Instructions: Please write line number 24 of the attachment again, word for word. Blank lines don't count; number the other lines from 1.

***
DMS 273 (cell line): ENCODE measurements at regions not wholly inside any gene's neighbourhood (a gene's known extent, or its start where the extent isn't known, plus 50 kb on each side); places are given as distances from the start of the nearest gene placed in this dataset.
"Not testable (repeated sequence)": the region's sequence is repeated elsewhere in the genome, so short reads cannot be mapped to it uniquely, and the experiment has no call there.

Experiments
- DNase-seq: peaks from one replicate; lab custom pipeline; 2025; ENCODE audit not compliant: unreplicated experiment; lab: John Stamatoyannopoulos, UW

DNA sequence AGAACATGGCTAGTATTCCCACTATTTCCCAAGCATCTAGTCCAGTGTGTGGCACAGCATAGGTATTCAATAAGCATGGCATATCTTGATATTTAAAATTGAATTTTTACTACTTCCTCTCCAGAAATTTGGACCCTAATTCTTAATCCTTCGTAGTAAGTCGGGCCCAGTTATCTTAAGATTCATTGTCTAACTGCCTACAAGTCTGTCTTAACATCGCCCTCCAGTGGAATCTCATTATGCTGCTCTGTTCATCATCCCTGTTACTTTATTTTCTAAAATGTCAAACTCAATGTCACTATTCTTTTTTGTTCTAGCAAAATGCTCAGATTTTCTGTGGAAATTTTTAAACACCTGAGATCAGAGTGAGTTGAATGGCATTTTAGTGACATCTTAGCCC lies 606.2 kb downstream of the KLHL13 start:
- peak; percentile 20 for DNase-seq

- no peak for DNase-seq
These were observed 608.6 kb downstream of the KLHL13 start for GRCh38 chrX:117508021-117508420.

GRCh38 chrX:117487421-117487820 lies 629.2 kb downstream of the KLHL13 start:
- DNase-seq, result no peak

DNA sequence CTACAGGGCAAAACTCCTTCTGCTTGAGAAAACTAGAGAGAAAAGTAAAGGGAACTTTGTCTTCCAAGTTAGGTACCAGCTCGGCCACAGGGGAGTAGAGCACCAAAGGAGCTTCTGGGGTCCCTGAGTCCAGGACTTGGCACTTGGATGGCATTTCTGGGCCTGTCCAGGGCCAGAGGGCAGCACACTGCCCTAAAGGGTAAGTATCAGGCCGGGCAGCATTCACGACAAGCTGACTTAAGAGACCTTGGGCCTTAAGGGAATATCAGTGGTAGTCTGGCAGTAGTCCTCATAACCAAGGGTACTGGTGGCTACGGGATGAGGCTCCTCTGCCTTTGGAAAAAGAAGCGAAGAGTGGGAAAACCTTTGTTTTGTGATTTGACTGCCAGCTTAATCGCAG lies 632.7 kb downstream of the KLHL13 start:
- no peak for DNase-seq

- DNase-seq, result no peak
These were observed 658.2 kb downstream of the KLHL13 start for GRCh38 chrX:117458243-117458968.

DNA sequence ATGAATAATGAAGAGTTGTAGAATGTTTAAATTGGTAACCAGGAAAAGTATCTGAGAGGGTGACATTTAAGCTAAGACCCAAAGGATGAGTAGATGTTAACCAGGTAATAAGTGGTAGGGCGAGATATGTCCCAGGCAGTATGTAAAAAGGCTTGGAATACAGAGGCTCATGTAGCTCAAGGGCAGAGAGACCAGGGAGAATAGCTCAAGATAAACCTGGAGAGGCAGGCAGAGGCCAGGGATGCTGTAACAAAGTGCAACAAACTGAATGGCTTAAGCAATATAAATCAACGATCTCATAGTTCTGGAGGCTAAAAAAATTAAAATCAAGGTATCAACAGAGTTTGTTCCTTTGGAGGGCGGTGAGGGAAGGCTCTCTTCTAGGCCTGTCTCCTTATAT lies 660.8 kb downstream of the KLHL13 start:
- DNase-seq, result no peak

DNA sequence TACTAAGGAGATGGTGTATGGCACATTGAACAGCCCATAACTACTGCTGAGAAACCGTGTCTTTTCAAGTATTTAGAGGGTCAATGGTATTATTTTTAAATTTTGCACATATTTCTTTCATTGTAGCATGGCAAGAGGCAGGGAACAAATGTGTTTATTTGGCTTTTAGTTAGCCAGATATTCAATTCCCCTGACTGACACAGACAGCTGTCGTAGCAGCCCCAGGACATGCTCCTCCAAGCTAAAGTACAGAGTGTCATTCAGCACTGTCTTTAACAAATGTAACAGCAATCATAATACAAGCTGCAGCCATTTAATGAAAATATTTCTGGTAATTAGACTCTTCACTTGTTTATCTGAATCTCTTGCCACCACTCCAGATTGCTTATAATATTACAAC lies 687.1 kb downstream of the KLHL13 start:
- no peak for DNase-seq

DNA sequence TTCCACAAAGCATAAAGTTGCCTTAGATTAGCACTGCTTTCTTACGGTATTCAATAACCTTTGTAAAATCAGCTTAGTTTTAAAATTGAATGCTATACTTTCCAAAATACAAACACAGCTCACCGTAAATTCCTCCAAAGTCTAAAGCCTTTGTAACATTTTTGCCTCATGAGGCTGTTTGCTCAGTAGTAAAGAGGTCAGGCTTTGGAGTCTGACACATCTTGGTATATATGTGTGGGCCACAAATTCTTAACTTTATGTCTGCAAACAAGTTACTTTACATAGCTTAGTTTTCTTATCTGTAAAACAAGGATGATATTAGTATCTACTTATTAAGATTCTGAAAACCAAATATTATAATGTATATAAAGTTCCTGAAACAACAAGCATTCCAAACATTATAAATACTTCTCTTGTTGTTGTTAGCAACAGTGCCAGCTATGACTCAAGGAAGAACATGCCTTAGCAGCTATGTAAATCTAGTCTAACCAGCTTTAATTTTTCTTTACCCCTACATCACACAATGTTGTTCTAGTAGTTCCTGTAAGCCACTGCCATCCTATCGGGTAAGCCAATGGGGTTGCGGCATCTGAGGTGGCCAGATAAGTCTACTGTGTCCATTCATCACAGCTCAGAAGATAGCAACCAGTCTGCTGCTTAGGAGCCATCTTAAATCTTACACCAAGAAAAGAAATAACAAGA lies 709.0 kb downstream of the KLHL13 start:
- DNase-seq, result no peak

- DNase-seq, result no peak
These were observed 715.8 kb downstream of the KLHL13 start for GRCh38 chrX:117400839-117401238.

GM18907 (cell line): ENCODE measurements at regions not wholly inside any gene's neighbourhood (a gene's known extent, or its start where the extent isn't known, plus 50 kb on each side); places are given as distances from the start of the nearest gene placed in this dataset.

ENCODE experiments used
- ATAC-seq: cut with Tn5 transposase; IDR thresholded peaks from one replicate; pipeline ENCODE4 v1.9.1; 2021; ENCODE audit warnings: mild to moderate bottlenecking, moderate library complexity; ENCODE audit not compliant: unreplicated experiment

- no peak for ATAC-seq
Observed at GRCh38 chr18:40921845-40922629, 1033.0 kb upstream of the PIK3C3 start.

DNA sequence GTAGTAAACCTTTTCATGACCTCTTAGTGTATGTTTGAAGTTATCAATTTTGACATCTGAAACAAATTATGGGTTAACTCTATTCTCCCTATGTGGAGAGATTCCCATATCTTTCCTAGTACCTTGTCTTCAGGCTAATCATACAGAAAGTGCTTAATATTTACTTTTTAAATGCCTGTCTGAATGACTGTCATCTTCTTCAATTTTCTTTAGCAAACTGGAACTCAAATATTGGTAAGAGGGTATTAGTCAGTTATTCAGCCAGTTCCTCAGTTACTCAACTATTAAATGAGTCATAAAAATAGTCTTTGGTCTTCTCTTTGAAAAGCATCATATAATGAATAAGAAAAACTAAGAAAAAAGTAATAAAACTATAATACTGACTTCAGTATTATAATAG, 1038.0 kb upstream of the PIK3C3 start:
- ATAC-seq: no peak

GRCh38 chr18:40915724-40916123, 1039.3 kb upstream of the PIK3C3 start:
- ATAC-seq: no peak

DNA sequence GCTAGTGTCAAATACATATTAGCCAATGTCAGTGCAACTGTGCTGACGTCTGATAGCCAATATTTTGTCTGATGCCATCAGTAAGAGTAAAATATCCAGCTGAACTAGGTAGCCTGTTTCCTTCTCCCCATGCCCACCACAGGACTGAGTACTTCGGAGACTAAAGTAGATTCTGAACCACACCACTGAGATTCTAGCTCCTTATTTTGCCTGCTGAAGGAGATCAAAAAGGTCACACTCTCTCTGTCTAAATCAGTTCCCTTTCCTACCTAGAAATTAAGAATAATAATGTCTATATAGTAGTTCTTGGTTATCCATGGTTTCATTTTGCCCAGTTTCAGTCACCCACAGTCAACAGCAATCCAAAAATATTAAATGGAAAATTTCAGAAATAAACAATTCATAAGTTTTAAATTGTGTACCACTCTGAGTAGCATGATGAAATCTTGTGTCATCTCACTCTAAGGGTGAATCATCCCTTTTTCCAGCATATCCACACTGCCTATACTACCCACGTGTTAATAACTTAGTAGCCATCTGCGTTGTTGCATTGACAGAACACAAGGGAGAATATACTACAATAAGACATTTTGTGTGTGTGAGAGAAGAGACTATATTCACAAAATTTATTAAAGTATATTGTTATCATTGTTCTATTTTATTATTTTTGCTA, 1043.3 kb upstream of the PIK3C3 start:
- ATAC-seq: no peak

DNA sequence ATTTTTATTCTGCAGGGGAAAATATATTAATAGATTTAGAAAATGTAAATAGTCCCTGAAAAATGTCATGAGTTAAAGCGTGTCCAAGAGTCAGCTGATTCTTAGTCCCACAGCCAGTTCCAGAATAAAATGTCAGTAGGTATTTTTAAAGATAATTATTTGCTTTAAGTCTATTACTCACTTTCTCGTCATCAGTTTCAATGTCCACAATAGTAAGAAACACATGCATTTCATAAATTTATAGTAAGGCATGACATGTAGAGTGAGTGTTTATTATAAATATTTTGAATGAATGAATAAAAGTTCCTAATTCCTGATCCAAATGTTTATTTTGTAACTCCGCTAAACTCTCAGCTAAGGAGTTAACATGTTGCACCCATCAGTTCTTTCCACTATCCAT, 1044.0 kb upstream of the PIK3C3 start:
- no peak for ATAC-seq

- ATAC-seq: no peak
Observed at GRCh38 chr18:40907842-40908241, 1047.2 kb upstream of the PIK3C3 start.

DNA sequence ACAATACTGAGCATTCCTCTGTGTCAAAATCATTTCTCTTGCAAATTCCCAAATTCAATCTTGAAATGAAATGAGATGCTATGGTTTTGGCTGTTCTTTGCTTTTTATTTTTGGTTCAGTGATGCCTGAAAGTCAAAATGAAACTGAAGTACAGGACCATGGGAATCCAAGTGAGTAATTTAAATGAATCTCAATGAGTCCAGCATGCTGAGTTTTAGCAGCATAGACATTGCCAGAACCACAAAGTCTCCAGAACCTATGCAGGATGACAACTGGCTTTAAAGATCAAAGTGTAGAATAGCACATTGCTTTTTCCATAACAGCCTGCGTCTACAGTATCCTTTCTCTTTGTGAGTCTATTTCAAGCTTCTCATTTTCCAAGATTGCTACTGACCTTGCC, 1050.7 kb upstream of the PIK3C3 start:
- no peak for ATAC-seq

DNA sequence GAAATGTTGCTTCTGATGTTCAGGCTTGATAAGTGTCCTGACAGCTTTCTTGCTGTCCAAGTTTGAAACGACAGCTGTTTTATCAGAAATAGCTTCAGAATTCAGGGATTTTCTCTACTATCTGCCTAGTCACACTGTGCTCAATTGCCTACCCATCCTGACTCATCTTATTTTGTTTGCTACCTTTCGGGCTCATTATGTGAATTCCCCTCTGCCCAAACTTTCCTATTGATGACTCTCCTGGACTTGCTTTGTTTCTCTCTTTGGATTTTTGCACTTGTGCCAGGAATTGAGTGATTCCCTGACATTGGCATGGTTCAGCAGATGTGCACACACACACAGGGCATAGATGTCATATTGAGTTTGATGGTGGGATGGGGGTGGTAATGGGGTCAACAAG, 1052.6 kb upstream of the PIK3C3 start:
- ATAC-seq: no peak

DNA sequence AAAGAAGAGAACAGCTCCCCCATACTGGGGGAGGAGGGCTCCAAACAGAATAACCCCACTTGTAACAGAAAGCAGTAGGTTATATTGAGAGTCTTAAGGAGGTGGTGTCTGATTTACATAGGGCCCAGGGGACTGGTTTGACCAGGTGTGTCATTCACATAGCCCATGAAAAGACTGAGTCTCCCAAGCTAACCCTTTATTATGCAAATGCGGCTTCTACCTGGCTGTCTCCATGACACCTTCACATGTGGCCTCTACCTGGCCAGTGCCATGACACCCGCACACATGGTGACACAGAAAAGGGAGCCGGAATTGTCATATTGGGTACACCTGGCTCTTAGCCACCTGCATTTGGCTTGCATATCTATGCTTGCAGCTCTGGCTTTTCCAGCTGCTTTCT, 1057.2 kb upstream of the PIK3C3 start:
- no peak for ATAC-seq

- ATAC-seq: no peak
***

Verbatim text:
ENCODE experiments used